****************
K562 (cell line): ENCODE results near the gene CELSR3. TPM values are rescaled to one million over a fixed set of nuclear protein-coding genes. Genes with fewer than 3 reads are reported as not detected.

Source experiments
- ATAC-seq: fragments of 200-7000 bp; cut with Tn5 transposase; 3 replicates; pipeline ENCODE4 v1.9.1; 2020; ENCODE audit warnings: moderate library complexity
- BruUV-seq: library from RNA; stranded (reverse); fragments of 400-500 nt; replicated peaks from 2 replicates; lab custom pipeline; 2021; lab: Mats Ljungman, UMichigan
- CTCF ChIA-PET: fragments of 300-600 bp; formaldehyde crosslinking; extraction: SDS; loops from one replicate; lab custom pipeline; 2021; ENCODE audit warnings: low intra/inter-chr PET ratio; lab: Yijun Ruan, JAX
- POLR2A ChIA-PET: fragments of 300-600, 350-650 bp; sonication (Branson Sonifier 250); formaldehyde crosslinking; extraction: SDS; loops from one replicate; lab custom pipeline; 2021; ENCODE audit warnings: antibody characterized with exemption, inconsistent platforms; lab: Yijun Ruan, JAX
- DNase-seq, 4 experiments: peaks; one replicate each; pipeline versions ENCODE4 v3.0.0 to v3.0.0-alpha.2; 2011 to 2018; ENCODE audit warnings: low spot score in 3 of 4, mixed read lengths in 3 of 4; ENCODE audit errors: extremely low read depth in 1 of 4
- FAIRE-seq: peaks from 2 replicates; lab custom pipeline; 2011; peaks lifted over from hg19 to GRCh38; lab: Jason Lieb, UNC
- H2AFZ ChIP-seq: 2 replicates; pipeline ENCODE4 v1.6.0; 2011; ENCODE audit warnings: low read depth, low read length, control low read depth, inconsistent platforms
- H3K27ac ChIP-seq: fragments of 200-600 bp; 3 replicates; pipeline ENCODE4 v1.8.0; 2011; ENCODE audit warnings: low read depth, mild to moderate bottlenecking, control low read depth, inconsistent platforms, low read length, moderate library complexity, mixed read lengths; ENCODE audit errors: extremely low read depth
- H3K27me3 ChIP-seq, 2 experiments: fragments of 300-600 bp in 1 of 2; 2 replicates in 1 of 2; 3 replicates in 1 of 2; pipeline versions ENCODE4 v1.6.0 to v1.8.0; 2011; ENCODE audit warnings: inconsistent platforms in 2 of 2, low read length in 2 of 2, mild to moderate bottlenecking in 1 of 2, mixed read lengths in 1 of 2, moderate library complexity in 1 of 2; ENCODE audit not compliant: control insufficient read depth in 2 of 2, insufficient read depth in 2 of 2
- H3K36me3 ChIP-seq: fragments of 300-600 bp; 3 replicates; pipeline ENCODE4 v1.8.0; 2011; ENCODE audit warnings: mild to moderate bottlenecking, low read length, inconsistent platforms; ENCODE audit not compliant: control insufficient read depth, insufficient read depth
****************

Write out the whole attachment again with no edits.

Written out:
K562 (cell line): ENCODE results near the gene CELSR3. TPM values are rescaled to one million over a fixed set of nuclear protein-coding genes. Genes with fewer than 3 reads are reported as not detected.

Source experiments
- ATAC-seq: fragments of 200-7000 bp; cut with Tn5 transposase; 3 replicates; pipeline ENCODE4 v1.9.1; 2020; ENCODE audit warnings: moderate library complexity
- BruUV-seq: library from RNA; stranded (reverse); fragments of 400-500 nt; replicated peaks from 2 replicates; lab custom pipeline; 2021; lab: Mats Ljungman, UMichigan
- CTCF ChIA-PET: fragments of 300-600 bp; formaldehyde crosslinking; extraction: SDS; loops from one replicate; lab custom pipeline; 2021; ENCODE audit warnings: low intra/inter-chr PET ratio; lab: Yijun Ruan, JAX
- POLR2A ChIA-PET: fragments of 300-600, 350-650 bp; sonication (Branson Sonifier 250); formaldehyde crosslinking; extraction: SDS; loops from one replicate; lab custom pipeline; 2021; ENCODE audit warnings: antibody characterized with exemption, inconsistent platforms; lab: Yijun Ruan, JAX
- DNase-seq, 4 experiments: peaks; one replicate each; pipeline versions ENCODE4 v3.0.0 to v3.0.0-alpha.2; 2011 to 2018; ENCODE audit warnings: low spot score in 3 of 4, mixed read lengths in 3 of 4; ENCODE audit errors: extremely low read depth in 1 of 4
- FAIRE-seq: peaks from 2 replicates; lab custom pipeline; 2011; peaks lifted over from hg19 to GRCh38; lab: Jason Lieb, UNC
- H2AFZ ChIP-seq: 2 replicates; pipeline ENCODE4 v1.6.0; 2011; ENCODE audit warnings: low read depth, low read length, control low read depth, inconsistent platforms
- H3K27ac ChIP-seq: fragments of 200-600 bp; 3 replicates; pipeline ENCODE4 v1.8.0; 2011; ENCODE audit warnings: low read depth, mild to moderate bottlenecking, control low read depth, inconsistent platforms, low read length, moderate library complexity, mixed read lengths; ENCODE audit errors: extremely low read depth
- H3K27me3 ChIP-seq, 2 experiments: fragments of 300-600 bp in 1 of 2; 2 replicates in 1 of 2; 3 replicates in 1 of 2; pipeline versions ENCODE4 v1.6.0 to v1.8.0; 2011; ENCODE audit warnings: inconsistent platforms in 2 of 2, low read length in 2 of 2, mild to moderate bottlenecking in 1 of 2, mixed read lengths in 1 of 2, moderate library complexity in 1 of 2; ENCODE audit not compliant: control insufficient read depth in 2 of 2, insufficient read depth in 2 of 2
- H3K36me3 ChIP-seq: fragments of 300-600 bp; 3 replicates; pipeline ENCODE4 v1.8.0; 2011; ENCODE audit warnings: mild to moderate bottlenecking, low read length, inconsistent platforms; ENCODE audit not compliant: control insufficient read depth, insufficient read depth